Doors Wide Open is made up of (from left) saxophonist Matt Zavitz, bassist JonathanDerricott, keyboardist/vocalist Jerel Crockett and lead guitarist Lenny Holmes. (DrummerDerrick Simmons is not pictured). (Photo by Jay Paul)
In a sunny room in an unassuming house on a tree-lined street in South Chesterfield, a new kind of jazz is blossoming.
Four members of Doors Wide Open each shift their feet and grip their instruments tight. They’re almost ready to play.
“This is not your grandfather’s or father’s jazz,” bassist Jonathan Derricott says as he tunes his instrument, a knowing smile spreading across his face. “When my daughters bring their friends to our shows, they say, ‘I didn’t know I liked jazz! This is bad.’ ” Bad meaning very, very good.
From his bench, keyboardist and sole vocalist Jerel Crockett says, “Our sound is unique because we’re one of the only contemporary jazz groups in Richmond.”
Saxophonist Matt Zavitz tilts his head, his fingers brushing the horn’s taps. “We’re more smooth jazz, I think,” he says. The guys then break into a friendly argument about exactly what their sound is.
“Whatever it is,” lead guitarist and composer Lenny Holmes interjects smoothly, “there’s something for everybody.”
“Where’s the Bishop?” Crockett calls out, craning his neck and peering around a corner. The Bishop? Suddenly, I feel underdressed — I wasn’t prepared to be in the presence of clergy, I tell them with a smile. They laugh and kid with me; the Bishop is their drummer, the band’s fifth member.
Soon, he glides in for the rehearsal, hat pulled low over his eyes and sticks clasped in his fist. Without a word, the Bishop takes his place and raps on the snare lightly; the band starts in on a revamped version of “Water Sign” by Grammy-nominated keyboardist and composer Jeff Lorber. The music reverberates off the room’s eggshell walls as melodic measures spool from each instrument, twining into strands of harmony that twist up toward the ceiling.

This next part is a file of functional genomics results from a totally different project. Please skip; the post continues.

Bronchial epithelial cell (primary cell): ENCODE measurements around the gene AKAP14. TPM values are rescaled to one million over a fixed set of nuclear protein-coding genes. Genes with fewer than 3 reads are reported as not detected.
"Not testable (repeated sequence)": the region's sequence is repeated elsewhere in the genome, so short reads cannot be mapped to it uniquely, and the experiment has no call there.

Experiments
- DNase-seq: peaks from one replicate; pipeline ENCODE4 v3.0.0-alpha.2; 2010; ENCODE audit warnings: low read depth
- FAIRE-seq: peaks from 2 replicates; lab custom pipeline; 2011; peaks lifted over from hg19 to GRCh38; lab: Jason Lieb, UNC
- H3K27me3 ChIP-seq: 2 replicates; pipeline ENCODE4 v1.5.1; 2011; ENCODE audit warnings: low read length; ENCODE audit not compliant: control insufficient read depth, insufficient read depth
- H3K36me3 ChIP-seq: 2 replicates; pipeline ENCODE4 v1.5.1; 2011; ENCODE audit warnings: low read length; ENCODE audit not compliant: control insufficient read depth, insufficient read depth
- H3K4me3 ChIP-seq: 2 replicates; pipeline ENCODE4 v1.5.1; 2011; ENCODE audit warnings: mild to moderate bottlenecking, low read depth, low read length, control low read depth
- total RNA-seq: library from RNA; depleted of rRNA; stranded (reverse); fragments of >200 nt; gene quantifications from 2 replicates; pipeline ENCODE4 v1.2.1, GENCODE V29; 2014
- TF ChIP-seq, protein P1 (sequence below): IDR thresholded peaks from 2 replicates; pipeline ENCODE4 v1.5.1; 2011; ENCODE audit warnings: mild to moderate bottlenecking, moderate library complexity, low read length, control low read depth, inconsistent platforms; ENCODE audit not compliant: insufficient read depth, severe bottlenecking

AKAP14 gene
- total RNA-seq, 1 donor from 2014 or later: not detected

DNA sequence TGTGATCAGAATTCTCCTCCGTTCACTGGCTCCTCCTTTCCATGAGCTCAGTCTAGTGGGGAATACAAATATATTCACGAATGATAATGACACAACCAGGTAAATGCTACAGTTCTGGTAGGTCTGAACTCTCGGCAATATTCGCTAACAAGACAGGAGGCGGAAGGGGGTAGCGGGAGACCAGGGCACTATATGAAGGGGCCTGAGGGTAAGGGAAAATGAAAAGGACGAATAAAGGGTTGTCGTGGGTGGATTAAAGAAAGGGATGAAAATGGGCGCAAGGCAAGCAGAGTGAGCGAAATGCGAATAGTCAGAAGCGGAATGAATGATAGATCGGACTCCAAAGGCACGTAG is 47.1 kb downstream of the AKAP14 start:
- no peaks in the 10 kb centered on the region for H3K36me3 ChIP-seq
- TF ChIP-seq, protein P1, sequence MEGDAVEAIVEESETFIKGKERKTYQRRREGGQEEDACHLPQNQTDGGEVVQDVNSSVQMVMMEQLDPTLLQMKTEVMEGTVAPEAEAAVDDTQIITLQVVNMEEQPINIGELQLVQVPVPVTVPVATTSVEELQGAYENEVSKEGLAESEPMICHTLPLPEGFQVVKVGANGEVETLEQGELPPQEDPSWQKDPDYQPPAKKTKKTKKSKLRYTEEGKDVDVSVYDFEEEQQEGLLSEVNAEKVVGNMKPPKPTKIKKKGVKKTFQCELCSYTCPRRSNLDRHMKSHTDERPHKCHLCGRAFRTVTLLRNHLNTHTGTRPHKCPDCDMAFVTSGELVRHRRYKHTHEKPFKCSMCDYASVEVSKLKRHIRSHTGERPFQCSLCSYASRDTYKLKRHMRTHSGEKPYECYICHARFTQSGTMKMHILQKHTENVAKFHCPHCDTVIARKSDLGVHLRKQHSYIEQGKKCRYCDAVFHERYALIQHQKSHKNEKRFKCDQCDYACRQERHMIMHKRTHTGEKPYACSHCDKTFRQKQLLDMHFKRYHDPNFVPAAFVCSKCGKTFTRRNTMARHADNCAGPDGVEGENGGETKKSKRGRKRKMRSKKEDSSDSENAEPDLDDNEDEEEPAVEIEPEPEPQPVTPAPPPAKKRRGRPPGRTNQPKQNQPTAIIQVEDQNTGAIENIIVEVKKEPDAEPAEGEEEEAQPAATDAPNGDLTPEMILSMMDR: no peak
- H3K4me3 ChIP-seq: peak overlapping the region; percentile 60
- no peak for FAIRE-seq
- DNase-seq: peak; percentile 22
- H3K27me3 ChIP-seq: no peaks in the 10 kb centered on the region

Fusion jazz band Doors Wide Open was founded in 2004 at Crockett and Derricott’s family Thanksgiving dinner in Hanover County. Crockett, who studied music at Virginia Commonwealth University, played one of Michael Jackson’s later hits — “Butterflies” — for Derricott, his uncle, after dinner. “I told Jerel, ‘We can make that into a jazz version,’ ” Derricott remembers. “He said, ‘No way, we can’t make this into jazz.’ But we did.”
With that same spirit of innovation, the band grew to include Holmes, drummer Derrick “The Bishop” Simmons, and Zavitz — who was only 14 when he joined the group. All of the musicians had been raised and trained in church, playing gospel, contemporary Christian and praise music. Doors Wide Open was their portal to a new groove.
At first, they took any gig they could find, playing close to home at the Iron Horse Restaurant and Ashland Coffee and Tea. As their sound evolved over the next several years, the gigs got bigger. “We played The Hippodrome countless times,” Crockett says. They also rocked the crowd at last year’s 2nd Street Festival in Jackson Ward. A milestone came when the band opened at the 2014 Richmond Jazz Festival.